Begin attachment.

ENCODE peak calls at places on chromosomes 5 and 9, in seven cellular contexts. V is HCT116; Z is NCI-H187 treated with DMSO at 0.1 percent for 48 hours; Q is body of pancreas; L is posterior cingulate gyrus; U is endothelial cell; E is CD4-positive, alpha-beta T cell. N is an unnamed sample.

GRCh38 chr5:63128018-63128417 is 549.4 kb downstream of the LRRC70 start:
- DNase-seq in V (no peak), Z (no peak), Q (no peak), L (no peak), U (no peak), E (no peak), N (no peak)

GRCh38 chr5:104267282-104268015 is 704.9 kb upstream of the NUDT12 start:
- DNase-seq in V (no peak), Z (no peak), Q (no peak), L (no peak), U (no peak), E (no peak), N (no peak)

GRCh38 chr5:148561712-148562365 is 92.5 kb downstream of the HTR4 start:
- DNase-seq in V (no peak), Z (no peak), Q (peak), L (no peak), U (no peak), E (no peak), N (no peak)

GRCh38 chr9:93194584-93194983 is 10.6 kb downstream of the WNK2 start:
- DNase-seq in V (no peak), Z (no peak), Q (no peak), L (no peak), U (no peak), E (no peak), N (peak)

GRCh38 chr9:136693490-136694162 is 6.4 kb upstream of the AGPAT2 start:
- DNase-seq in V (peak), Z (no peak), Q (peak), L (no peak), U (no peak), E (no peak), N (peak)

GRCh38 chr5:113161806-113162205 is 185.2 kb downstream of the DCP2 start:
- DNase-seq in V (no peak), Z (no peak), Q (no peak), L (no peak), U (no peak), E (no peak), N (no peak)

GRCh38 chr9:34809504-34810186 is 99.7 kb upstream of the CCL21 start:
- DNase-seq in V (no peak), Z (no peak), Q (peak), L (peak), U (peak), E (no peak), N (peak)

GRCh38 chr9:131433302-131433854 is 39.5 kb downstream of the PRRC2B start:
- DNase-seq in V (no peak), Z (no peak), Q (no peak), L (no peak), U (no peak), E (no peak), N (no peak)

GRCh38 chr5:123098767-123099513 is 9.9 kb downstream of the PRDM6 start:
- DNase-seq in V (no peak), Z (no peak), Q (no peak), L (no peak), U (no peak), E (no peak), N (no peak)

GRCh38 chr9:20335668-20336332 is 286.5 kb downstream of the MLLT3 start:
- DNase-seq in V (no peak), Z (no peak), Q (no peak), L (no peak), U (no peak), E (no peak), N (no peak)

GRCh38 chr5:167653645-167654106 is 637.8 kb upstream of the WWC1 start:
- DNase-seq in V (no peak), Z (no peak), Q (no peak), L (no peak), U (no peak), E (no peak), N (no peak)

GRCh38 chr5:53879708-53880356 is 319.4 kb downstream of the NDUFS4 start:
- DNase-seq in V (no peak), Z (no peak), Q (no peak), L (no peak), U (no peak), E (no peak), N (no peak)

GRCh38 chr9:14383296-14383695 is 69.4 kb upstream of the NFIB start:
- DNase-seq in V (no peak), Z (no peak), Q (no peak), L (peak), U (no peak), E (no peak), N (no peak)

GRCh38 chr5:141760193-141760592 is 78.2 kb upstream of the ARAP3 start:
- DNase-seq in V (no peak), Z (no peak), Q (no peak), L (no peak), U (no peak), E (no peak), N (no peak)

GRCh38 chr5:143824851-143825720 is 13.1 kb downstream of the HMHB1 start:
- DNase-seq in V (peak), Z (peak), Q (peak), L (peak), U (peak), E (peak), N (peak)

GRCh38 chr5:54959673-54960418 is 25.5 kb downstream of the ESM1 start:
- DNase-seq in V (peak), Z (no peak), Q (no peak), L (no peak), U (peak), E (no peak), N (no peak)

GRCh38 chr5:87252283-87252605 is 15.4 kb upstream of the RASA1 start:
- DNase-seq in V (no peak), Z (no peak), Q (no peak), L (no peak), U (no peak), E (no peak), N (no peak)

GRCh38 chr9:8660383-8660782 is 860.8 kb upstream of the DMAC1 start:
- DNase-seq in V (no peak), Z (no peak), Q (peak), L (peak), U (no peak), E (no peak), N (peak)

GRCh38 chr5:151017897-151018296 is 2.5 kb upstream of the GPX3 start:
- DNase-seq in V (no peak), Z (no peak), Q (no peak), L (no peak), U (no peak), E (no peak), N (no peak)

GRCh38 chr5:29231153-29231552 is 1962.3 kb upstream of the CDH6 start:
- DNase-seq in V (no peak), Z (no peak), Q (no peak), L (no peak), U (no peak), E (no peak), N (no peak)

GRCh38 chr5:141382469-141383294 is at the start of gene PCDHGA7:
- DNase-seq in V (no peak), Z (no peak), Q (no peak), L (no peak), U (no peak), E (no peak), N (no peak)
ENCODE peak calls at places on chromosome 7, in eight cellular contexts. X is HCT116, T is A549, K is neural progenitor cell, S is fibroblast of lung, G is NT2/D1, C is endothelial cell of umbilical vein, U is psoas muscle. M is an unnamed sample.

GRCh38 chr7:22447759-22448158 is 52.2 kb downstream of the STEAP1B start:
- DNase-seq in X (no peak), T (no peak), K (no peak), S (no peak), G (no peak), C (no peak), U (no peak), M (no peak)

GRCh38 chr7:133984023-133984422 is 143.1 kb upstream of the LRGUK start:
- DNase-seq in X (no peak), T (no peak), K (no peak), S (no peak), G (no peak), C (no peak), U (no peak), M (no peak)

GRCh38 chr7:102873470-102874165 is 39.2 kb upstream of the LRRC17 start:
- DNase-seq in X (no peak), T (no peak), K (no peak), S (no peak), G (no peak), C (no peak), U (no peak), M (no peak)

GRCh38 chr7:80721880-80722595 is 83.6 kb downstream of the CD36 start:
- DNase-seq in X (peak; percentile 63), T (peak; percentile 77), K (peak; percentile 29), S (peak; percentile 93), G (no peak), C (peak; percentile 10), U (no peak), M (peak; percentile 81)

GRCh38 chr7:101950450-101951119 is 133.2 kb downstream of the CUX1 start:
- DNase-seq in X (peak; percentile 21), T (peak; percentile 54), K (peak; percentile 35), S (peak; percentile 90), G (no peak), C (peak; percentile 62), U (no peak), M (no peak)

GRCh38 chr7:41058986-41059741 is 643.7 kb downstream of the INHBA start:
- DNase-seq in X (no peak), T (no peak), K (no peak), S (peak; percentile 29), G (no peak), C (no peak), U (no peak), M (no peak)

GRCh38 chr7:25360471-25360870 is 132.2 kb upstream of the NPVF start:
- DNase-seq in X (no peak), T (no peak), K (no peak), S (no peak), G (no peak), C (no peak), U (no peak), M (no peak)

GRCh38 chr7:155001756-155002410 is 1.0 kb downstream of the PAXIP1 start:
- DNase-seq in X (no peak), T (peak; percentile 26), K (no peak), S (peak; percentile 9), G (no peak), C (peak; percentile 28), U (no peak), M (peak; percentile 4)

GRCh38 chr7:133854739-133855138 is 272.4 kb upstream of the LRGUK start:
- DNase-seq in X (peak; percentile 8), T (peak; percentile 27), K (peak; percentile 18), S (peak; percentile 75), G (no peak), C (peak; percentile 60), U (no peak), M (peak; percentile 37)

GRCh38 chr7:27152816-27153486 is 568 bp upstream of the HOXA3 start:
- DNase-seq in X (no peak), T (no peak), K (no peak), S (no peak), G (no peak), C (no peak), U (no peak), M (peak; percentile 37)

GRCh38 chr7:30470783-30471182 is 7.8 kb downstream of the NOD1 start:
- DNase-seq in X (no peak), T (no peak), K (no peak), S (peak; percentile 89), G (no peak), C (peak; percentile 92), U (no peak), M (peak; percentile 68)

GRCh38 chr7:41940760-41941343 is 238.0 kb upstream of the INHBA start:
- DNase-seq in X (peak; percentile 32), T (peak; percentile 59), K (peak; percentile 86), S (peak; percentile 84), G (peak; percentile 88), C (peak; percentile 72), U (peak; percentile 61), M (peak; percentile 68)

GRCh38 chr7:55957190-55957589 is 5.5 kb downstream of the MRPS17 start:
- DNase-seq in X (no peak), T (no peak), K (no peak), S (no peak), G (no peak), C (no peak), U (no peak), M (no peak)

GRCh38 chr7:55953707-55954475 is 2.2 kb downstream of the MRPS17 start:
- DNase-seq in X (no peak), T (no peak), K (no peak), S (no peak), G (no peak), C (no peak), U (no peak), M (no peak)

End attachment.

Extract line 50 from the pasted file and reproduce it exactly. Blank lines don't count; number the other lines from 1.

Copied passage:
- DNase-seq in X (no peak), T (no peak), K (no peak), S (no peak), G (no peak), C (no peak), U (no peak), M (no peak)